Sunderland ace Jermain Defoe admits: 'I thought my England career was over'
Jermain Defoe has admitted he thought his England career was over until he received a phone call from Gareth Southgate.
The 34-year-old Sunderland striker has been called into the squad for the games against Germany and Lithuania later this month, with injuries to Wayne Rooney, Daniel Sturridge and Harry Kane having left Southgate light on numbers.
Defoe won the last of his 55 senior caps against Chile in November 2013 and with his career approaching its conclusion, he feared he would never wear the three lions on his chest again despite his enduring potency at club level.
Asked if he thought his international days had drawn to a close, he told SAFSee: "Yes, 100 per cent because if I am being totally honest, I thought I would have had a chance last season, finishing the third-highest English goalscorer behind Kane and (Jamie) Vardy.
"But it wasn't meant to be and then I started to think: 'You know what? Maybe it's just not going to happen'. But I didn't really complain or anything.
"I just got my head down and carried on doing what I am doing, managed to score my goals - I have got 14 league goals with 11 games to go - and I have always said when you keep producing and you keep doing well and keep working hard, it can only be a matter of time before you are selected."
Defoe learned of his return to the international stage in a call from England boss Southgate, although he was initially puzzled when his phone rang.
He said: "It was funny because on the iPhones, it pops up on the screen, but you don't see the full message.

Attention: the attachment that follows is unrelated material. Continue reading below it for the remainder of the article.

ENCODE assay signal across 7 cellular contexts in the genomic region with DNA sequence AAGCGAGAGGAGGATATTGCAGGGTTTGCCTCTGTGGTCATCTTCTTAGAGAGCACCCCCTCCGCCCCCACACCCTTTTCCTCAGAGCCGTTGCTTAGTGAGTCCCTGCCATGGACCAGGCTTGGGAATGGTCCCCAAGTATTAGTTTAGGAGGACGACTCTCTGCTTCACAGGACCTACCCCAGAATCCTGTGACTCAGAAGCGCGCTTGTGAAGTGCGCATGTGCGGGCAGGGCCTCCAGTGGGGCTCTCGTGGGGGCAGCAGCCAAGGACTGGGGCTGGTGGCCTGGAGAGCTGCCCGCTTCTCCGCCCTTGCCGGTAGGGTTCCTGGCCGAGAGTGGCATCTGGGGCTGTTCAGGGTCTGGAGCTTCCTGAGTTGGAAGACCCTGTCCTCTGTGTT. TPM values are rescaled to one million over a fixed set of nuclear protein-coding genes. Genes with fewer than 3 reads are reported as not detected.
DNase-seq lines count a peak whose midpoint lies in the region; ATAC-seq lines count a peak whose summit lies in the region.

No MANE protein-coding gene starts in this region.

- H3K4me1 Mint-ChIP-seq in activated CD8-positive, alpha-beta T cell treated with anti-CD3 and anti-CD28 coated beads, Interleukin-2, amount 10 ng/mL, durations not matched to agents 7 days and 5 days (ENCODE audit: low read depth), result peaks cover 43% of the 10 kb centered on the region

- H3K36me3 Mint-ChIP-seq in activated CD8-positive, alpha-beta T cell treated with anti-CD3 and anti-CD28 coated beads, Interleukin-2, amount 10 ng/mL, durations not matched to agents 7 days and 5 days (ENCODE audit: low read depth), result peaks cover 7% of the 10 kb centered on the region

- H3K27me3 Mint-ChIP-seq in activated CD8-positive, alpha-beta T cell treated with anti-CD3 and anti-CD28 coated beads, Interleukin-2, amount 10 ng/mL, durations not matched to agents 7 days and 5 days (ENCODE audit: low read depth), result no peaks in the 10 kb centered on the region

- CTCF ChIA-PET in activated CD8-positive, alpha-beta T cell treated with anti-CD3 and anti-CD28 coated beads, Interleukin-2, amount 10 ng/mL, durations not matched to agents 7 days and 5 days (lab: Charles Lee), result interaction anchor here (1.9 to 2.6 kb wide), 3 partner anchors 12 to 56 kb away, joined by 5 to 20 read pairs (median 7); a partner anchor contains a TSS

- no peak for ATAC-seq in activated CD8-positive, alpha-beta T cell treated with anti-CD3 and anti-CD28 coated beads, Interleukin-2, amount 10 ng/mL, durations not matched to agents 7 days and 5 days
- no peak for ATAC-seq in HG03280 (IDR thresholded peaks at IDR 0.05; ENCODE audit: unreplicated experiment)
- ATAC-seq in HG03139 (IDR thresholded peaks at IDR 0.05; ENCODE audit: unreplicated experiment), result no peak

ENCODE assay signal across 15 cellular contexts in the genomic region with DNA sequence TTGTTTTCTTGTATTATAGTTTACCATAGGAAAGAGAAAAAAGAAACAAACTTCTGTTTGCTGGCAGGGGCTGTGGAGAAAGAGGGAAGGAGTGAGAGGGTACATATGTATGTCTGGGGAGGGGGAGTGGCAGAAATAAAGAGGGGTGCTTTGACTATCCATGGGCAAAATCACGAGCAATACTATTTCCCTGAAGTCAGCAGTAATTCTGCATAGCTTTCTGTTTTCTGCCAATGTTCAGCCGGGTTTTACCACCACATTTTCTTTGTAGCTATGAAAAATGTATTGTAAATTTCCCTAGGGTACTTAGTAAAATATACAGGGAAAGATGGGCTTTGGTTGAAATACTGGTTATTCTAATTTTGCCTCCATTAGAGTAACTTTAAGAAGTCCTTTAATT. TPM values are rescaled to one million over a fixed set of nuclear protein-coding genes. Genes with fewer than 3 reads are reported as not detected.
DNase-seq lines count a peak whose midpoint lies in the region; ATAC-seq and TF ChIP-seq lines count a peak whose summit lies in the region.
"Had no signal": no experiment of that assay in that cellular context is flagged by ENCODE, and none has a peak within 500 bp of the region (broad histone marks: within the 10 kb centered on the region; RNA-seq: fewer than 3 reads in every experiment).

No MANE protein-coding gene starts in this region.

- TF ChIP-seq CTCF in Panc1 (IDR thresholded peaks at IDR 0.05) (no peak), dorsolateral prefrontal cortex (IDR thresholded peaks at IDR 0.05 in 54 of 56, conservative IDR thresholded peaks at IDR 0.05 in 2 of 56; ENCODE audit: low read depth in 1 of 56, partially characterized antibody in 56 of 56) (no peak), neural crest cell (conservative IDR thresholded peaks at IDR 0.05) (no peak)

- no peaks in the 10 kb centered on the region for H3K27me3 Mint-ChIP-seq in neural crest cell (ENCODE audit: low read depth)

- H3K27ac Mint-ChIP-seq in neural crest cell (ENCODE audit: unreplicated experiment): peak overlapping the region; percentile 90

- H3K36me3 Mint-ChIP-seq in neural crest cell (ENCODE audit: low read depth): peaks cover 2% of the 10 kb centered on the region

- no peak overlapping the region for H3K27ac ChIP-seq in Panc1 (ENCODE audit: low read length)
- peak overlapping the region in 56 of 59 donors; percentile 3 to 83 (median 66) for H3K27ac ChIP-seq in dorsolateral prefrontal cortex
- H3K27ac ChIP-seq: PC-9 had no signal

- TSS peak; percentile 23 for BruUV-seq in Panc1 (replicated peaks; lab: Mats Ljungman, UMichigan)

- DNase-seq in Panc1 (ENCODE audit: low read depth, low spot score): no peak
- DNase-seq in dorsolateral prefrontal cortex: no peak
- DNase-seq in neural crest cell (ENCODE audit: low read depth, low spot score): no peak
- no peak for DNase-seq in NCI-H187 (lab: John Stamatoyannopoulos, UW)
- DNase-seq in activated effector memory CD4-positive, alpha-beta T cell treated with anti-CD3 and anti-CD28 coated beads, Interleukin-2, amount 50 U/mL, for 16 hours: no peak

"I just saw the name. I thought, 'Gareth? I don't know a Gareth, who's this?', so I put my phone down.
"Then I looked at it - 'Hi Jermain, it's Gareth Southgate, can I give you a call when you're free?', and I said: 'Yes, no problem' and we just had a chat, really, about how I felt about England.
"We had a good chat. He's a nice guy, someone who I played against, so we had a little laugh about that.
"I said: 'It's been a long time, I remember you kicking me years ago', but generally, he's a really nice man, to be fair. I've always had respect for him.
"I just think it's nice when managers actually pick the phone up. It's a five-minute phone call, so I appreciated the phone call and I'm obviously delighted that I'm back in there."
Defoe, who joined Sunderland from MLS side Toronto in January 2015 in a swap deal with £6million flop Jozy Altidore, has scored 33 league goals in the two years or so since and is one of the main reasons the Black Cats are still a Premier League side, for now at least.
He was linked with a move away in January as West Ham eyed him jealously, but remained on Wearside when the transfer window closed.
He will now hope to add to his cap haul, something which could prove extra special as terminally ill five-year-old Bradley Lowery, with whom he has struck up a friendship, is due to be mascot for the Lithuania game.
Defoe said: "It will probably be a weird feeling because it's been a long time. I am just looking forward to meeting up and seeing the players - a different squad compared to when I was there, all the young lads, but I am looking forward to it, the training.
"I have always looked forward to playing for England. It's the pinnacle, you don't get any higher than that, so it will be a good feeling - and even more so now because I think Bradley is going to be mascot, so that's going to be special again and I am just delighted that I am involved."